ACTIVITY => E.A.S.Y. Forum => Topic started by: HeatherC on June 08, 2006, 00:51:29 am

Title: Starting EASY with a newborn-What to Expect
Post by: HeatherC on June 08, 2006, 00:51:29 am
*All information is taken from The Baby Whisperer Solves All Your Problems, by Tracy Hogg

The first six weeks of baby's life will be a time of adjustment for not just the baby, but also for the entire family.  Use this time to observe, and be sure to use your EASY logs (  You will want to start EASY as soon as possible, preferably when you come home from the hospital. 

Generally, if your lo's birthweight was 6 1/2 - 8 pounds, he should be able to last 3 hours between feeds.  This time frame should be adjusted if your baby weighed less (2-2.5 hrs for those under 6 1/2 pounds, premature, or jaundiced).  So, baby will eat, be burped, have a diaper change, then be placed for a nap for the remaining time until the next feed.  There won't really be any "play" time for 0-6 week old, but the feeding, burping, and changing will make up the total A time, which would probably last 45 minutes to an hour.

From page 25:  A Typical E.A.S.Y. Day for a 4-week-old:
E 7:00   Feed
A 7:45   Diaper change, some playing and talking, watch cues for sleepiness.
S 8:15   Swaddle and lay your baby in the crib.  It may take him 15-20 minutes to fall asleep for his 1st morning nap.
Y 8:30   You nap when he naps.
E 10:00  Feed.
A 10:45  See above.
S 11:15  2nd morning nap.
Y 11:30  You nap or at least relax.
E 1:00   Feed.
A 1:45   See above.
S 2:15   Afternoon nap.
Y 2:30   You nap or at least relax.
E 4:00   Feed.
A 4:45  See above.
S 5:15  Catnap for 40-50 minutes to give him enough rest to handle his bath.
Y 5:30  Do something nice for yourself.
E 6:00  1st cluster feed.
A 7:00  Bath, into jammies, lullaby or other bedtime ritual.
S 7:30  Another catnap.
Y 7:30  You eat dinner.
E 8:00  2nd cluster feed.
A         None.
S         Put him right back to bed.
Y         Enjoy your short evening!
E 10-11  Dream feed and cross your fingers 'til morning!

Note:  Whether a baby is breast- or bottle-fed, I advise the above routine-allowing for variations in times-until 4 months old.  The "A" time will be shorter for younger babies, and get progressively longer for older ones.  I also recommend turning the two "cluster feeds" into one (at around 5:30 or 6) by 8 weeks.  Continue the dream feed until 7 months-unless he's a great sleeper and makes it through on his own.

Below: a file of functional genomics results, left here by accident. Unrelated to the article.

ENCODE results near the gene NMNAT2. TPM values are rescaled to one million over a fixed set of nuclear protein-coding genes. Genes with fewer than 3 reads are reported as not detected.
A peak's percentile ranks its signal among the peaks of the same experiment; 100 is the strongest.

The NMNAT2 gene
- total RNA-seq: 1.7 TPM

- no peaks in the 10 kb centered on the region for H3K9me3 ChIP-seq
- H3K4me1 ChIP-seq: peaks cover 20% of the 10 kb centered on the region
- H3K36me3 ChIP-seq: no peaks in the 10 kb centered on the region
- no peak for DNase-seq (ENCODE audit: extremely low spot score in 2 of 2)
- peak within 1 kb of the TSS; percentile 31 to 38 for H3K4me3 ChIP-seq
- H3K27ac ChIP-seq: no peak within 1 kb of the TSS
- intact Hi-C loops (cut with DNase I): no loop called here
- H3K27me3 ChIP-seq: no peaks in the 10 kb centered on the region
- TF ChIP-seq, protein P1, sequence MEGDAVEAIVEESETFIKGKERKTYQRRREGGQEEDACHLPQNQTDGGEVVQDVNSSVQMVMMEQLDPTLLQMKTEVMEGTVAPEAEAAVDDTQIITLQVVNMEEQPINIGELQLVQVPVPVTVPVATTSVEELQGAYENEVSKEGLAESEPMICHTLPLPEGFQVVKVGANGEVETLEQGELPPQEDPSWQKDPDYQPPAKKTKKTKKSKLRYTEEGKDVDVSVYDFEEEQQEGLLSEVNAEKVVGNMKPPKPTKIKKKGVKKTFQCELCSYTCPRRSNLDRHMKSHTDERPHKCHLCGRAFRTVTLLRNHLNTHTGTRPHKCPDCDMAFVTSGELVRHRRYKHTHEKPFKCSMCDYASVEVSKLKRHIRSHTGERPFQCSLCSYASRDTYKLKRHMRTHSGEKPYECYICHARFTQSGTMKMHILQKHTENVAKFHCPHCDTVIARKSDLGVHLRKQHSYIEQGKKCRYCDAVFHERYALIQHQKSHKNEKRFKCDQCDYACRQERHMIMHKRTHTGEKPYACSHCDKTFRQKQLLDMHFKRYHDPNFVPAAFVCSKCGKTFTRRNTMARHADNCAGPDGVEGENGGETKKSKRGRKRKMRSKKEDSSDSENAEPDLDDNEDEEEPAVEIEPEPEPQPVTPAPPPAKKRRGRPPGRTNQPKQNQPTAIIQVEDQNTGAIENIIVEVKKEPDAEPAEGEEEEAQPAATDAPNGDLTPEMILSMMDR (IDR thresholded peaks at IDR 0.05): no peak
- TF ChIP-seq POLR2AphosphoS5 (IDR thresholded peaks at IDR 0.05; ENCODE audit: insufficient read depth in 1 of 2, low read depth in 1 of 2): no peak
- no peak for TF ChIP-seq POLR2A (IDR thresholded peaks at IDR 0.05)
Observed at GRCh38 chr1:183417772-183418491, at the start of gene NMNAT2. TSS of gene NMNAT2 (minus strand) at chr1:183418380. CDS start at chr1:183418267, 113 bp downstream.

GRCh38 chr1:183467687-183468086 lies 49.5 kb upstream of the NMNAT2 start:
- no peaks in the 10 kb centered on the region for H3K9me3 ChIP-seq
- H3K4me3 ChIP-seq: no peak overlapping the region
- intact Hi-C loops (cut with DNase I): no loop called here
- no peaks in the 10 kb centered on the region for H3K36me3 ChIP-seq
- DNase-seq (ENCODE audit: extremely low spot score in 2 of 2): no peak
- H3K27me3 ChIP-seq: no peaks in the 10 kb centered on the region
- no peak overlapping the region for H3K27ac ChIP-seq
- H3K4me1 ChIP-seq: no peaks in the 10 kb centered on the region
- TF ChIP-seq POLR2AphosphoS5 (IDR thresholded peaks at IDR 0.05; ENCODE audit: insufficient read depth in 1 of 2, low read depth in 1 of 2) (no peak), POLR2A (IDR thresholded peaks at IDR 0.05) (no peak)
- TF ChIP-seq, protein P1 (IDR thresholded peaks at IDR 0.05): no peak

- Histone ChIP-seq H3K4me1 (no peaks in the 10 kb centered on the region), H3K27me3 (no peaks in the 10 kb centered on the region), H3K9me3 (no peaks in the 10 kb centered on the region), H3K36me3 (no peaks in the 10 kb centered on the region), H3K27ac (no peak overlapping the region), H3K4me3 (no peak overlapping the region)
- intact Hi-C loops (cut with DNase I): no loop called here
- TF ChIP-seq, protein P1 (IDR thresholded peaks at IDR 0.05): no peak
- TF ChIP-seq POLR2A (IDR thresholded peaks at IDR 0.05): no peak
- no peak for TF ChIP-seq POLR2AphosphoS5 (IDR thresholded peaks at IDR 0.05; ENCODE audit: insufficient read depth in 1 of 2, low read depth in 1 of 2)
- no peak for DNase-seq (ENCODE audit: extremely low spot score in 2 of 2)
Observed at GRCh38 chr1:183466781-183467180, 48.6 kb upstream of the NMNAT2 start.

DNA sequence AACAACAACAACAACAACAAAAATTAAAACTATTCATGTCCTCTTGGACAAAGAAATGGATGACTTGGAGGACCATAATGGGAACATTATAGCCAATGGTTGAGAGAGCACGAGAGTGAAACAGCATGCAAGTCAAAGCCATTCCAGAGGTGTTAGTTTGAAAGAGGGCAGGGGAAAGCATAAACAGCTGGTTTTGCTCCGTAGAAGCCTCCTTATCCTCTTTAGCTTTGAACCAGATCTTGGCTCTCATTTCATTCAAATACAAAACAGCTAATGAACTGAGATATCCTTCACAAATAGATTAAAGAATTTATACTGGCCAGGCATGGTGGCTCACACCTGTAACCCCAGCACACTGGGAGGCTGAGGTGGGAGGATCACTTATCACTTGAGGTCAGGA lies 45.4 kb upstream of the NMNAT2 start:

From page 27:
"...With an average-weight baby, feeds generally last twenty-five to forty minutes (depending on whether they're breast- or bottle-fed and whether the baby chows down or grazes at a more leisurely pace).  Activity time (which includes a nappy [diaper] change) is thirty to forty-five minutes.  Sleep, allowing fifteen minutes or so for the baby to drop off, is 1 1/2 to two hours." 
" Babies who weigh more than average at birth-say eight to ten pounds-often feed a little more efficiently and take in more food at each feed.  There's more weight on them, but you'd still keep them on the above three-hour routine."


From page 26:
Baby doesn't conform to a 3 hour routine and barely has any activity time.
Make sure you are following a routine appropriate for your baby's birthweight.
Baby often falls asleep during feeds, but then seems hungry an hour later.
This is common for premature, jaundiced, low birthweight, and sleepy babies.  Therefore, you will have to work at keeping baby awake for feeds, and/or feed more often.  If breast feeding, confirm proper latch-on and good milk supply.  (Please consult a lactation consultant or other medical professional for assistance with these matters.  Also, we offer support on our Breastfeeding Forum.)
Baby wants to eat every 2 hours.
If baby was an average birthweight, he may not be eating efficiently.  Make sure he is taking a full feed rather than falling asleep too soon into the feed.  If breastfeeding, ensure proper latch-on and sufficient milk supply.
My baby seems hungry all of the time, but he only eats a little.
Baby may just need more suckling time.  By offering the breast or bottle each time, he may become a snacker.  For an average weight baby, offer a pacifier between feeds (3 hrs apart) to hold him over.  If breastfeeding, ensure proper latch-on and milk supply by doing a yield.
Baby doesn't take regular naps.
"He may be overstimulated by too much activity." (pg. 26)  Also make sure to swaddle him and allow him to fall asleep independently.
Baby naps well, but is up frequently at night.
Baby may have his days and nights switched.  Limit his daytime sleep and continue with the EASY routine during the day.  Wake him for his feeds during the day, and limit naps to 2 hrs (for an average-weight baby).  You want him to get the majority of his calories in the day, but not all of his sleep in the day.
Unable to understand baby's cries.
Using the EASY plan will help you discern a baby's needs.  If you have fed baby, and he's been up for another 10-15 minutes, then he's likely tired when he begins to fuss and cry.  However, touchy and grumpy babies tend to cry more for less apparent reasons.  Rule out physical problems such as gas, reflux, or colic.

A note to breastfeeding moms:  It is common for your supply to decrease as the day goes on.  Therefore, it is natural that your baby may want/need to nurse more frequently in the evening hours.  Thus, the beginning of the day may have longer lengths between feeds (3 hrs) and longer naps between feeds, then the evening may consist of feeds every 2-2.5 hrs with shorter naps in between the feeds.  This is actually a bit like cluster feeding.  Of course, if you are ever concerned with your supply, you should seek the advice/assistance of a lactation professional.

Here is a useful link with comments and suggestions from other members about getting started on EASY: